Wednesday, September 12, 2007

The Jena 6: a case study in prejudice.

Unless you live under a rock, or somewhere in Britney Spears' lonely, dusty underwear drawer, you've probably heard about the injustices befalling the Jena 6.

Now, the Huffington Post would have you believe that this is 1930, and that if you're white or black in the south, you live in a perpetual state of hatred and mistrust.

To an extent, the mistrust is there, sure.

What saddens me is that racism - a violent and ridiculously self-righteous kind of ignorance - occurs in all cultures, in all parts of the world. I suppose it bothers me that people like to pigeonhole the south as a bastion of All Things Racist.

Ex: Whoopi Goldberg, making excuses for Michael Vick because dog fighting is some sort of alleged cultural touchstone in the south? What? I've lived all but a scant few months of my life south of the Mason-Dixon line, and I'm not particularly sheltered. I've never seen a dogfight.

I prefer the term prejudice, as it is more far-reaching. It acknowledges the fact that every culture - whether based in politics, race, gender, religion, etc. - carries and perpetuates ignorant stereotypes.

I hate what's going on in Jena - a true injustice, to be sure, to those high school boys facing such a steep price for doing what they thought was a matter of defending themselves - because it serves to continue the prejudicial stereotype that if you live in a certain part of the country, you must fit into some sort of mold.

I see examples of prejudice - some subtle, some blatant - everyday in New Orleans. I've been refused service at a local 24-hour drive-through because the kitchen was supposedly closed - only to see them serve every car behind me. I've seen people use horrible epithets about other cultures here. But by the same token, I've seen warmth and caring here - random conversations struck up in grocery store checkout lines, church congregations working side-by-side to built new hope in the form of a new home for a family desperately trying to move on from Katrina.

Cultural intolerance surely exists - but it exists everywhere, not just in one pocket of the country or the world.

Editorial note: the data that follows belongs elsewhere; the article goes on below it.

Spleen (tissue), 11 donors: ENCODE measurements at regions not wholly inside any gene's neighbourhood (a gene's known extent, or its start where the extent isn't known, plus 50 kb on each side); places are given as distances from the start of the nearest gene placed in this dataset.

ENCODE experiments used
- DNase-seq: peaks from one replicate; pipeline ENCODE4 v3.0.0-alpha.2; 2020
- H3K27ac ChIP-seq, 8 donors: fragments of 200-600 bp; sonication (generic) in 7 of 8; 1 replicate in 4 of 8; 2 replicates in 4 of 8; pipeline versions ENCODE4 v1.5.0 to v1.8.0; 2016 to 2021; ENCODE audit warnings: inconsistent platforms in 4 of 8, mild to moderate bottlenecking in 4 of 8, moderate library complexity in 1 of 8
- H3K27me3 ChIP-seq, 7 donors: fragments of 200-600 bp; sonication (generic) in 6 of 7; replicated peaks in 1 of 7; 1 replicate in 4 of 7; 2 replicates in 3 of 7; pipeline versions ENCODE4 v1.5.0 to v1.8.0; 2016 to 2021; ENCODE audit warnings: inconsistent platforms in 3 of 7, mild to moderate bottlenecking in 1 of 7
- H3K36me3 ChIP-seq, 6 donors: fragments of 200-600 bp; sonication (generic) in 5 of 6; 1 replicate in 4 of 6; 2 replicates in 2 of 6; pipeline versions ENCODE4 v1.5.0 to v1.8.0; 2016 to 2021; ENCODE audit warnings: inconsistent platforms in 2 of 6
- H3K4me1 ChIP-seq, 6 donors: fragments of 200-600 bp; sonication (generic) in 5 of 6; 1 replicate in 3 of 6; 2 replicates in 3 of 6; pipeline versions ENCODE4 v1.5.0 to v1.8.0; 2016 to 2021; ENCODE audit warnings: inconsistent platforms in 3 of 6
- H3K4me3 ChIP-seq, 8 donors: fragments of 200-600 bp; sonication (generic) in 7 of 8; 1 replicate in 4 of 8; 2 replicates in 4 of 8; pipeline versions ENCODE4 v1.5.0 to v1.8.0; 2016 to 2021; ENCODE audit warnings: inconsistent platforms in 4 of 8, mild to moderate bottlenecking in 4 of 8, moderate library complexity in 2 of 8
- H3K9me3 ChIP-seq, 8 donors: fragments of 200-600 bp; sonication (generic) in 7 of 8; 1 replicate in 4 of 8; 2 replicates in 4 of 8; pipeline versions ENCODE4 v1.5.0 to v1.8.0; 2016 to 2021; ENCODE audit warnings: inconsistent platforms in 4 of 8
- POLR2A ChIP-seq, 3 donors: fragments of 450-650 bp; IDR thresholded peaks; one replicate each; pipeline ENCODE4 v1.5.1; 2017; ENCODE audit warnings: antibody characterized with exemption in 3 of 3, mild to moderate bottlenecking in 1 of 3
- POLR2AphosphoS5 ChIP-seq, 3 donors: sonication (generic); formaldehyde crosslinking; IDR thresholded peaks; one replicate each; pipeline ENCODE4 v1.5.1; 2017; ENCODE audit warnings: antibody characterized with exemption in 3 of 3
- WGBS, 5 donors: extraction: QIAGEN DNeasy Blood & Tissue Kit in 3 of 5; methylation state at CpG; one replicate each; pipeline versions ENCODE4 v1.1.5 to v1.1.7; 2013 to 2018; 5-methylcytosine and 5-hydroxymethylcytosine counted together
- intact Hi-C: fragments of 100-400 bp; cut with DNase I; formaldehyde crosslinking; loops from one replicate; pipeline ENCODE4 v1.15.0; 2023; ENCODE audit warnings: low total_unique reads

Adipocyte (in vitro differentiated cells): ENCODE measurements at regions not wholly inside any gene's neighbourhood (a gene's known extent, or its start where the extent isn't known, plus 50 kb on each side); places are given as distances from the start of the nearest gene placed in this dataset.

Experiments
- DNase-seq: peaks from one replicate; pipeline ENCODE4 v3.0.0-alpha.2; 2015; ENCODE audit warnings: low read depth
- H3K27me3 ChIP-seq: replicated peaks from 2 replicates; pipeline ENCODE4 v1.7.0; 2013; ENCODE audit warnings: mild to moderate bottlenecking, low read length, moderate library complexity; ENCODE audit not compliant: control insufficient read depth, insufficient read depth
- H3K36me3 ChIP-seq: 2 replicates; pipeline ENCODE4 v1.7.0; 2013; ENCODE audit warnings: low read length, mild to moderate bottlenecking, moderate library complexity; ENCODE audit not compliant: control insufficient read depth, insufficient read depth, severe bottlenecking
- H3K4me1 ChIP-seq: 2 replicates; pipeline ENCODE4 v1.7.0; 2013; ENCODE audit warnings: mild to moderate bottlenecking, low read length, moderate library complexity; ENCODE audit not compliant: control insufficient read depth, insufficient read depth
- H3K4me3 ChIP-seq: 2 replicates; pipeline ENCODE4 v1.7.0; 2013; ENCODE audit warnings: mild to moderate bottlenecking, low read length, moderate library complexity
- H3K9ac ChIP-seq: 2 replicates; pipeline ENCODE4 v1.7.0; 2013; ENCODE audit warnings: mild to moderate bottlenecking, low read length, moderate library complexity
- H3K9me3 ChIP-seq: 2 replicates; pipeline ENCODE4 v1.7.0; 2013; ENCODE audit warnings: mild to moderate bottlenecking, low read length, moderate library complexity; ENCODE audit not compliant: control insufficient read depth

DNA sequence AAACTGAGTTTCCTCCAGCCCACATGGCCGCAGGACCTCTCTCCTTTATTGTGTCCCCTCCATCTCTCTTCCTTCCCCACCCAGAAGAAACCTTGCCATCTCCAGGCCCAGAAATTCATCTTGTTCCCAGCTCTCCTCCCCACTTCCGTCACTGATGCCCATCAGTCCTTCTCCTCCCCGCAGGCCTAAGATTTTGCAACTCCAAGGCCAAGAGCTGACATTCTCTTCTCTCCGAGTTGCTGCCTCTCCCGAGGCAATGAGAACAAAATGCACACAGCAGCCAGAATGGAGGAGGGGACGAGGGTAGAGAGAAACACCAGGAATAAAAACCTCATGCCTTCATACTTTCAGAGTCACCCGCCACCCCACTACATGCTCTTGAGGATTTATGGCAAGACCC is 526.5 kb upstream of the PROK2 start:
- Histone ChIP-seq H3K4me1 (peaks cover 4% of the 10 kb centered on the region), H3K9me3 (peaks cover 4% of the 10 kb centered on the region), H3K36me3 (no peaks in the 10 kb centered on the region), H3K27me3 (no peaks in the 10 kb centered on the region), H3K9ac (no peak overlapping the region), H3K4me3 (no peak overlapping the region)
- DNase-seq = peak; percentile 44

The hideous crap that is going on in Jena could feasibly happen anywhere, whether it's Louisiana or...Colorado. Wasn't Alan Berg gunned down in his Denver driveway because of his religious preferences? Matthew Shepard - wasn't he tortured and murdered sheerly because of his sexual Wyoming?

My point is this - prejudice knows no geographical or cultural boundaries.

Unfortunately, enlightened media pundits are too busy stereotyping the south to sense the irony.


Mz Bivigou said...
This comment has been removed by the author.
Anonymous said...

I think media outlets, such as the Huffington Post, stereotyping this as a condition of the American South (an 'example' of how little that area has changed) is a coping mechanism.

I too see all sorts of evidence everyday, in cultural products, in incidents, in conversation even, that prejudice still exists and much wider than it should.

But people - despite the reality of how prejudice still functions in our society - are (understandably) desperate to separate themselves from such things, hence this kind of simplistic stereotyping of the south.

The bright side is, on an individual people by people basis, I also see a lot of good and a lot to be grateful for and a lot that says the world is changing and advancing and becoming a slowly but surely a better place to be.

Anonymous said...


I waffle a lot but I hope you know what I mean.

I really enjoyed this post.

Anonymous said...